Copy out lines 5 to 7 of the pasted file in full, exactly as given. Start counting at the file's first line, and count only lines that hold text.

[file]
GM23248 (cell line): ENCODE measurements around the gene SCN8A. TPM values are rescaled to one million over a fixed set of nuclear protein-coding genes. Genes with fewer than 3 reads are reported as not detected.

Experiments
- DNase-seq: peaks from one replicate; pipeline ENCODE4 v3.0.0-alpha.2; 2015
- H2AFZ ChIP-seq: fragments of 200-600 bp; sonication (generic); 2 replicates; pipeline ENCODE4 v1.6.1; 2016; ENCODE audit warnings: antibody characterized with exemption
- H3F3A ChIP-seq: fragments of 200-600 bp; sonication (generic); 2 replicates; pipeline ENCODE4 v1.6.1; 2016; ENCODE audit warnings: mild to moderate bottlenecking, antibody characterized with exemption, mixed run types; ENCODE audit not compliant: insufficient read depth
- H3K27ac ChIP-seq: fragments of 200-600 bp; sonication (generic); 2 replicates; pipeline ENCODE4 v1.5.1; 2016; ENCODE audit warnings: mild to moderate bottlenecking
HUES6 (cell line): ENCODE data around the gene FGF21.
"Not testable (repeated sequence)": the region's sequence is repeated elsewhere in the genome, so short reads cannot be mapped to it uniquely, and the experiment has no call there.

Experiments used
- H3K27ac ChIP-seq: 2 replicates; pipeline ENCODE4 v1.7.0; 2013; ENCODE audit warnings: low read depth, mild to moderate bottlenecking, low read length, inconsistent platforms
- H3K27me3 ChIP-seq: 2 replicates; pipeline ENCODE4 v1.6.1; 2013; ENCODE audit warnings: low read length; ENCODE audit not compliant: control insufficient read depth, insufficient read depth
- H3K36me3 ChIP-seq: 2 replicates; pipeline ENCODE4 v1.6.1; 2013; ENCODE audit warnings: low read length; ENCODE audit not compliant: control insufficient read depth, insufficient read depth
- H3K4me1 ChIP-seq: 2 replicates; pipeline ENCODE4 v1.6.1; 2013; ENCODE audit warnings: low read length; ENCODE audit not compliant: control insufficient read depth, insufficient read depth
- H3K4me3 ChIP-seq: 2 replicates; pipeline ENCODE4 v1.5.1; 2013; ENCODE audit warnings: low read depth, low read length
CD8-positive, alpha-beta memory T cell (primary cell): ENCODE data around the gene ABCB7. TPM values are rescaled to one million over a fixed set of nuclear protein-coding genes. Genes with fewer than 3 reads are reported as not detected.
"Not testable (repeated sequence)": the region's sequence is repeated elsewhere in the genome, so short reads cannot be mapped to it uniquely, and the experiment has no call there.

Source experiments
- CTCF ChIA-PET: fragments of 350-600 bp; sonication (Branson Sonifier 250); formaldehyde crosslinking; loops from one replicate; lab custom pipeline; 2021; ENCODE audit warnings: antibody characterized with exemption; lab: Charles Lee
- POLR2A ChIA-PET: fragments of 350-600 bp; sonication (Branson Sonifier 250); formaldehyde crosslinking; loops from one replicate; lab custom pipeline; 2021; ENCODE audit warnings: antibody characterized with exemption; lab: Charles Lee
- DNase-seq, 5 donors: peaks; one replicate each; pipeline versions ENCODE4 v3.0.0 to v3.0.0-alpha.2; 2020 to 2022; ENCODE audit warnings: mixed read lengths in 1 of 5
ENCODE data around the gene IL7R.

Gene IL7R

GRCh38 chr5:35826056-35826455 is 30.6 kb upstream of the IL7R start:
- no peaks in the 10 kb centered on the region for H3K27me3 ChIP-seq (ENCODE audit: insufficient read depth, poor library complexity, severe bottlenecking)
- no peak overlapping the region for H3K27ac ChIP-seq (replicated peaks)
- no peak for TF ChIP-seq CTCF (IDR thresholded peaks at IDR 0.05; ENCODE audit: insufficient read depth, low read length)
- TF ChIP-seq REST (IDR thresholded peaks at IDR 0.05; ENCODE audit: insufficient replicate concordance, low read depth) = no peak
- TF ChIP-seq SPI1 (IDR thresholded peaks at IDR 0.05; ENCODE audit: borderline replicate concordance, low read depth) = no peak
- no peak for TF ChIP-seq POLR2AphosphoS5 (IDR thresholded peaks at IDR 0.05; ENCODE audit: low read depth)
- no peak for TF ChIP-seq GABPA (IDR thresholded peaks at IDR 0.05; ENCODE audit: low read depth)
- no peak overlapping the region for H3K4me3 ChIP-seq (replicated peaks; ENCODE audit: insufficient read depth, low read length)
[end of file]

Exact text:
- H3F3A ChIP-seq: fragments of 200-600 bp; sonication (generic); 2 replicates; pipeline ENCODE4 v1.6.1; 2016; ENCODE audit warnings: mild to moderate bottlenecking, antibody characterized with exemption, mixed run types; ENCODE audit not compliant: insufficient read depth
- H3K27ac ChIP-seq: fragments of 200-600 bp; sonication (generic); 2 replicates; pipeline ENCODE4 v1.5.1; 2016; ENCODE audit warnings: mild to moderate bottlenecking
HUES6 (cell line): ENCODE data around the gene FGF21.